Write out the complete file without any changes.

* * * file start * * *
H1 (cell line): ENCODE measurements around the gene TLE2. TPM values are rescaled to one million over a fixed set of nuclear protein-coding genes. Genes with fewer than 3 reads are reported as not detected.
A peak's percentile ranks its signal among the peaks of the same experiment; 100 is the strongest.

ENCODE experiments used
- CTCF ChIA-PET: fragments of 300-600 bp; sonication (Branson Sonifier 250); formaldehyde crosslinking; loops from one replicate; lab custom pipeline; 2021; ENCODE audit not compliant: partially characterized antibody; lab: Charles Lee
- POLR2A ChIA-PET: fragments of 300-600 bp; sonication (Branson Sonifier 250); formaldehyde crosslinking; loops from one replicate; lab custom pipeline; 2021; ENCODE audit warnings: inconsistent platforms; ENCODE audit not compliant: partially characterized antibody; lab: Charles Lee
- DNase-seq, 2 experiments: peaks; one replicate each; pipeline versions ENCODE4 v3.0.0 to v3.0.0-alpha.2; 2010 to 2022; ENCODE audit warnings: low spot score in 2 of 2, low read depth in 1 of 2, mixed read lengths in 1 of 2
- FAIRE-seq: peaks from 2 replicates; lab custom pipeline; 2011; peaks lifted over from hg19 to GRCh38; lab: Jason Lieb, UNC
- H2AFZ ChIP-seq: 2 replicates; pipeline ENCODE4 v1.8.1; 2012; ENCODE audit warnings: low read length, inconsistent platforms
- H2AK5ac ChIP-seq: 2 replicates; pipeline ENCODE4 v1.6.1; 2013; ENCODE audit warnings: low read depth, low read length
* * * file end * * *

H1 (cell line): ENCODE measurements around the gene TLE2. TPM values are rescaled to one million over a fixed set of nuclear protein-coding genes. Genes with fewer than 3 reads are reported as not detected.
A peak's percentile ranks its signal among the peaks of the same experiment; 100 is the strongest.

ENCODE experiments used
- CTCF ChIA-PET: fragments of 300-600 bp; sonication (Branson Sonifier 250); formaldehyde crosslinking; loops from one replicate; lab custom pipeline; 2021; ENCODE audit not compliant: partially characterized antibody; lab: Charles Lee
- POLR2A ChIA-PET: fragments of 300-600 bp; sonication (Branson Sonifier 250); formaldehyde crosslinking; loops from one replicate; lab custom pipeline; 2021; ENCODE audit warnings: inconsistent platforms; ENCODE audit not compliant: partially characterized antibody; lab: Charles Lee
- DNase-seq, 2 experiments: peaks; one replicate each; pipeline versions ENCODE4 v3.0.0 to v3.0.0-alpha.2; 2010 to 2022; ENCODE audit warnings: low spot score in 2 of 2, low read depth in 1 of 2, mixed read lengths in 1 of 2
- FAIRE-seq: peaks from 2 replicates; lab custom pipeline; 2011; peaks lifted over from hg19 to GRCh38; lab: Jason Lieb, UNC
- H2AFZ ChIP-seq: 2 replicates; pipeline ENCODE4 v1.8.1; 2012; ENCODE audit warnings: low read length, inconsistent platforms
- H2AK5ac ChIP-seq: 2 replicates; pipeline ENCODE4 v1.6.1; 2013; ENCODE audit warnings: low read depth, low read length